Kaya-cardThe response I’ve gotten for Kaya has been something I couldn’t even anticipate, and I’m so glad she resonated with so many people. Many long-time Magic fans of all backgrounds and ethnicities have praised the character and my contributions, and I’m so excited that I, a person who is an outsider to the Magic world in many respects, was able to keep Kaya true to the Magic aesthetic and to black women. I’m even prouder of the fact that I was able to help ease the pain a lack of representation can cause, a pain that usually goes unnoticed by too many. One black woman commenter asked me on Twitter if I’d told Digges about black hair due to that line about bantu knots in the story. I replied yes, I did, and she wrote back, “Madam. I salute and thank you.” That salute reflected a black woman happy to finally be seen and appreciated by the masses.

Read more about Kaya on her bio page as well as in the stories Laid to Rest and Tyrants. You can also listen to the audio version of Laid to Rest on Magic: The Gathering’s Soundcloud page, Voice of All. Kaya’s card will be part of Magic’s Conspiracy: Take the Crown set, available August 26. Any questions (that I can provide answers to without getting into trouble with Magic) can be directed to @moniqueblognet.

15 thoughts on “The Creation of Kaya, Magic: The Gathering’s First Black Woman Planeswalker

  1. I was really happy to hear that WOTC brought you on as a consultant for Kaya, congrats on doing such a great job!

    I’d love to hear your thoughts on this article from HOTC that was published yesterday. How was it working at WOTC, what did you see from the inside? Something about it rubs me the wrong way, but I can’t quite put my finger on it.

    1. Hi, there. I can’t really answer your question in full since I don’t work inside WOTC headquarters (I worked completely from home, thousands of miles away in the south). But I did see some of the MTG people address this article online. I’ll just say that for my experience, Kelly was very attentive and sensitive to the issues that could come up if the company inaccurately portrayed Kaya. My opinions and concerns were taken very seriously; for that I’m appreciative.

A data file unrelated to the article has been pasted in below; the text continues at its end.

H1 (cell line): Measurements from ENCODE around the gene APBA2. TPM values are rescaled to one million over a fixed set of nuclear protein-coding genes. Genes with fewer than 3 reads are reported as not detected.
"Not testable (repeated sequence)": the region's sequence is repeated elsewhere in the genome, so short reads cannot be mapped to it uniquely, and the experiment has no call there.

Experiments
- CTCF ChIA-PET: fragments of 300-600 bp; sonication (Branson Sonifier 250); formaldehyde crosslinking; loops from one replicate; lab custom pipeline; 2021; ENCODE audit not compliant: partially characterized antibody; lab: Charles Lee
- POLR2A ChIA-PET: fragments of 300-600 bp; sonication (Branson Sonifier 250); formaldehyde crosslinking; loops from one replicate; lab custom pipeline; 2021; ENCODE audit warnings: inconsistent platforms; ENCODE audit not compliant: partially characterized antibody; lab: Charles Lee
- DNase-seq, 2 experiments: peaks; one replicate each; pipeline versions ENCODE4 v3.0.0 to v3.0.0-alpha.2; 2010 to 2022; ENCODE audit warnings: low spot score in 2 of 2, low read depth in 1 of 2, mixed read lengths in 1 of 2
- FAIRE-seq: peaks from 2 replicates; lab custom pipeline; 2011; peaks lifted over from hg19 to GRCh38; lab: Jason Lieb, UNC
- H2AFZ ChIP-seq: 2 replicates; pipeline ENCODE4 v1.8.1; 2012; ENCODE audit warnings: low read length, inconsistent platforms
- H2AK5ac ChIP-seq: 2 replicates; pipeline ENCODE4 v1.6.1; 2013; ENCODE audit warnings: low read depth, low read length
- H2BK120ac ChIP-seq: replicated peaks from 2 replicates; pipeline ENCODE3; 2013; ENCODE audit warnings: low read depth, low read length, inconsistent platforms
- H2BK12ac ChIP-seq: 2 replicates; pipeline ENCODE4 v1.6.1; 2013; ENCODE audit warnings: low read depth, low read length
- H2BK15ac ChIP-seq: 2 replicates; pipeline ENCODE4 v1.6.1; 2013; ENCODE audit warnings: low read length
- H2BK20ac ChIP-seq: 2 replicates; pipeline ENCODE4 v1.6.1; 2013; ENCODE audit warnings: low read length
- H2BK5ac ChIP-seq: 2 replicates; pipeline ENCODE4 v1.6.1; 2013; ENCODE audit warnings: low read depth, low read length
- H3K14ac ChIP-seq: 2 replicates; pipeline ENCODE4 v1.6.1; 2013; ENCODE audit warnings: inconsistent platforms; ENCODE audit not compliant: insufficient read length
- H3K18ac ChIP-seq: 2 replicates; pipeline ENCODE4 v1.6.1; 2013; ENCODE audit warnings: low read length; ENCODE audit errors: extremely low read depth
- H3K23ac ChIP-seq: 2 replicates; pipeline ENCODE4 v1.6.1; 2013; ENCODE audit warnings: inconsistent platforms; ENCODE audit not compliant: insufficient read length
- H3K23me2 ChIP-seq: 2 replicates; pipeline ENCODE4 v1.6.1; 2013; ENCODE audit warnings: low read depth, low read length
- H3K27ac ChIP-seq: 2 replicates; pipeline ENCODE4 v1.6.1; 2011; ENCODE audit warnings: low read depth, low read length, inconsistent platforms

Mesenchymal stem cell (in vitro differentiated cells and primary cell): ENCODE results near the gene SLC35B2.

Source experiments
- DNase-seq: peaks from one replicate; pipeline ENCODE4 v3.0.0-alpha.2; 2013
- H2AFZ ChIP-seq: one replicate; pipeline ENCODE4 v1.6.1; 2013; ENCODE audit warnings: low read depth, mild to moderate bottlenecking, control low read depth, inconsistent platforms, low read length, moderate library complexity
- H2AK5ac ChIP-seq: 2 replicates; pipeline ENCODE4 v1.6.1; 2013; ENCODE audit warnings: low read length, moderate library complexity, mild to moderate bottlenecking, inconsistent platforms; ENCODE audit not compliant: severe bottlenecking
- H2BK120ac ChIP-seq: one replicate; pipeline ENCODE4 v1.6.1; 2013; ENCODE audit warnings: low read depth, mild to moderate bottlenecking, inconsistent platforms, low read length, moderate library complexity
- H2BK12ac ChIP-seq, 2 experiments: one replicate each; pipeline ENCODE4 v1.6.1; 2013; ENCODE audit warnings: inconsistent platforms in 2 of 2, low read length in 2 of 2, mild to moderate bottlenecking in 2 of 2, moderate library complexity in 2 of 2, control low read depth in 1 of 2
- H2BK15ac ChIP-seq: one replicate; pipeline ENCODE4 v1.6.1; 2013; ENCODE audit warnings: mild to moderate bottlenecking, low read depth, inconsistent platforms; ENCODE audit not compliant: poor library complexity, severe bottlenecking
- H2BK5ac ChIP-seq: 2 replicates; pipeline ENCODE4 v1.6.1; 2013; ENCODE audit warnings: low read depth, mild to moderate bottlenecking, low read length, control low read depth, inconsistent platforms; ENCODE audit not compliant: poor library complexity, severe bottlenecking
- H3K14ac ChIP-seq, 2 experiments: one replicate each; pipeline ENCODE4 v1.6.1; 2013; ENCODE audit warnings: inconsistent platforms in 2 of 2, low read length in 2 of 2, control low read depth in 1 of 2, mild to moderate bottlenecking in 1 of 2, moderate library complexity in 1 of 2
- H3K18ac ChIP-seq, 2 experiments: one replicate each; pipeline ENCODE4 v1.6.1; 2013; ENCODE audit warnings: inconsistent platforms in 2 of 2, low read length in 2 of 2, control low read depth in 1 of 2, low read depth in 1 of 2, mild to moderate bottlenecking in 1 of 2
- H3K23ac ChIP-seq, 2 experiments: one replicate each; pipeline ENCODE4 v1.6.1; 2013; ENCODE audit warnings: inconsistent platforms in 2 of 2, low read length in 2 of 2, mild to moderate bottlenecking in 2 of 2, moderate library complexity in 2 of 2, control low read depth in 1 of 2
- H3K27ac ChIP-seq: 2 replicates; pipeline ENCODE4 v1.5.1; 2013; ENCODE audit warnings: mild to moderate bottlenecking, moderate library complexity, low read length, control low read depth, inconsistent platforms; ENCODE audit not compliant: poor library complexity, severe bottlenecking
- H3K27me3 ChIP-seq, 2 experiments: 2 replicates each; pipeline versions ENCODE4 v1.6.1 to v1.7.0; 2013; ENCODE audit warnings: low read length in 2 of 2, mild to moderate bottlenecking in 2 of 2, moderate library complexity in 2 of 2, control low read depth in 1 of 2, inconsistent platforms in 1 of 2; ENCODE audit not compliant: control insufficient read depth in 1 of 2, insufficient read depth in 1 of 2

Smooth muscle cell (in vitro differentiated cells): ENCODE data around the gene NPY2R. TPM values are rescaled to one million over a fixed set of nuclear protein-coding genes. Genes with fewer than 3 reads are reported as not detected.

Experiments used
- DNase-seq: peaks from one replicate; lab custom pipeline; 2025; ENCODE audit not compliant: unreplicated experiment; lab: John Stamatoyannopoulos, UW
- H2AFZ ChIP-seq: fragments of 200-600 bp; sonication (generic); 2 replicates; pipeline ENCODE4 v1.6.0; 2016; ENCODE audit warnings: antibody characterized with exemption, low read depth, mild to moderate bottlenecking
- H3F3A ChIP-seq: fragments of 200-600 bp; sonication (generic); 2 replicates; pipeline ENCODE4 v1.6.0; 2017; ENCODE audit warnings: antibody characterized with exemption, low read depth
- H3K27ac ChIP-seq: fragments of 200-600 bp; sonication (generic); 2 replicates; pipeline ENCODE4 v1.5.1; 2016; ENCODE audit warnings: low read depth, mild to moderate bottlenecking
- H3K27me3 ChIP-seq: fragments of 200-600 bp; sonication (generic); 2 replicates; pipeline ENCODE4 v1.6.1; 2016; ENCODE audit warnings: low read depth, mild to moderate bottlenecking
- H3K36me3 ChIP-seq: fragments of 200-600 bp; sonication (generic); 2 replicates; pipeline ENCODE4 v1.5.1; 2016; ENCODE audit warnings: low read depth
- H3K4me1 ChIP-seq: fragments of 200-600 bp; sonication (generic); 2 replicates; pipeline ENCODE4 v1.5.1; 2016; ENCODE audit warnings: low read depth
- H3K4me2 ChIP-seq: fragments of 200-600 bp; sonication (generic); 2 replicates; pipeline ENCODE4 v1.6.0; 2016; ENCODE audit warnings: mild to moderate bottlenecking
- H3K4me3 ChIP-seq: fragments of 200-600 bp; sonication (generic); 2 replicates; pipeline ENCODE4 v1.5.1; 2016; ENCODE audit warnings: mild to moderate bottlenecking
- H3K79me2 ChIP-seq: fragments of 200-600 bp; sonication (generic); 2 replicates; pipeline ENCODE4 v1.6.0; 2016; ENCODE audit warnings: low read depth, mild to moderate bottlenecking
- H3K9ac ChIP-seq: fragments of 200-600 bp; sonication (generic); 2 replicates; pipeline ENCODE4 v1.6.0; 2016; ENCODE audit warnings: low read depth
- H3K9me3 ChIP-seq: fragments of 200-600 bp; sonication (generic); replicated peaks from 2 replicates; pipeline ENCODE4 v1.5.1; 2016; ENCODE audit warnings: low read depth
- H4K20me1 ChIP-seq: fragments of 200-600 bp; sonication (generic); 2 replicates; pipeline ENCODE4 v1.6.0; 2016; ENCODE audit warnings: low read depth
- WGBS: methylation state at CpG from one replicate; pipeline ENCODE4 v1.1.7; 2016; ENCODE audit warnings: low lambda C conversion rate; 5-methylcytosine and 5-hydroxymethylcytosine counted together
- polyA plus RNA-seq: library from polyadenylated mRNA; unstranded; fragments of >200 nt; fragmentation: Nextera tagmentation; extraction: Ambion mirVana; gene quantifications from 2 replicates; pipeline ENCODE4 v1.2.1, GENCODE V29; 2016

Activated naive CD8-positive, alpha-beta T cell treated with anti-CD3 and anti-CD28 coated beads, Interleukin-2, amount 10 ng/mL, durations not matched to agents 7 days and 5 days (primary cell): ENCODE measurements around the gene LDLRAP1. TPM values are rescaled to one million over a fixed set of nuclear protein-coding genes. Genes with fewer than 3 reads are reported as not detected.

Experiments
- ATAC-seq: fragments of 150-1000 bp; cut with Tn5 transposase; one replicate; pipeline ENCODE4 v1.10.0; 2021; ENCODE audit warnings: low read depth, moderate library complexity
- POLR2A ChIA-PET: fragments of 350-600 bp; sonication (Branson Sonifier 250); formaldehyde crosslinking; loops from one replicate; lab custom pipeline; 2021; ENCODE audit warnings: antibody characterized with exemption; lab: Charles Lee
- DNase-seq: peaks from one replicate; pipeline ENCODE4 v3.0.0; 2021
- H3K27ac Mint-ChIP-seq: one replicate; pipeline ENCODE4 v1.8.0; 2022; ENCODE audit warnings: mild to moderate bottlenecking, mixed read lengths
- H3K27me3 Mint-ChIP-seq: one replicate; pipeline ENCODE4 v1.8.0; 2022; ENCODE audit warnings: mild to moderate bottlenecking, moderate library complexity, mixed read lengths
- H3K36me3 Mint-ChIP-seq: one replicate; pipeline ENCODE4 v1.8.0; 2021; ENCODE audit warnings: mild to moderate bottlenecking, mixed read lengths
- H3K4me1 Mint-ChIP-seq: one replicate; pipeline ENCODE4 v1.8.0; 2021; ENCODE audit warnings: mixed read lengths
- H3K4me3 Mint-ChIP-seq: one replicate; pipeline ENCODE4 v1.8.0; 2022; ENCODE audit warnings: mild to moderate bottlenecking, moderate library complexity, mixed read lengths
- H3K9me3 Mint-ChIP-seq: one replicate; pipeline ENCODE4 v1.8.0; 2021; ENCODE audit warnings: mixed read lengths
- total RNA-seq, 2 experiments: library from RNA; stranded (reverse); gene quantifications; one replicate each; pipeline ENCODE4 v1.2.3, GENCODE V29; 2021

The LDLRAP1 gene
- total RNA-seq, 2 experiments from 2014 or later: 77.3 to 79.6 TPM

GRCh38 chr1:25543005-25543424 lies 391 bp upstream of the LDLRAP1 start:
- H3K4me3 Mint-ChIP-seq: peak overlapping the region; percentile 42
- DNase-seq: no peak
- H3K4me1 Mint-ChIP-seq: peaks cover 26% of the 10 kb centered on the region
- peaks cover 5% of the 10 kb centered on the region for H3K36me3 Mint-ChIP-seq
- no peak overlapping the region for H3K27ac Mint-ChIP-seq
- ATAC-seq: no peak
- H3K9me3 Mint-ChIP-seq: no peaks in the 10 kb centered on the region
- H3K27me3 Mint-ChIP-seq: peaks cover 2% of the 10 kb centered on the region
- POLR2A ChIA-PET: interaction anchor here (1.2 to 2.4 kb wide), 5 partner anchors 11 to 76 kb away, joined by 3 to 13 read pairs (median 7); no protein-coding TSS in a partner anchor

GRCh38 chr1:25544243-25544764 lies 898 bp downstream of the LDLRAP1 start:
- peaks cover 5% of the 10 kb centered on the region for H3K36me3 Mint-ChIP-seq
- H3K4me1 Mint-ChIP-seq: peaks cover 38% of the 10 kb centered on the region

2. Thank you so much. It really makes a difference to have a great, real voice bringing a character to life. Hopefully, they’ll realize that they can put more POC in the game.

  3. As a long time magic player im glad to see wizards of the coast expanding they’re cast of characters in such a broad array of all walks of life , its refreshing and exciting to be able to have such depth in the story lines ! Even being a white male it really makes the game feel more inclusive and that any friends that i have can come play ! I really hope that you can be more involved with the creation of future characters and story lines to bring more creativity to our community! Thanks for your hard work and hope to see more from you in the future !!

  4. Awesome that creative reached out to get you involved. There are a lot of issues with representation in MTG, and as someone who loves the game I’m really glad that they’re working on addressing those actively and thoughtfully. Hoping that there’s more to come in the future. (Also, the card is sweet.)

      1. Also would be interested, as Kaladesh rolls around, to hear general thoughts on Tezzeret, ostensibly the first black planeswalker, who doesn’t seem to have gotten that creative attention.

  5. I like that they’re branching out. With saheeli in the new set and other characters like kaya it’s cool to see some diversity. It makes the whole universe of the game more interesting and varied.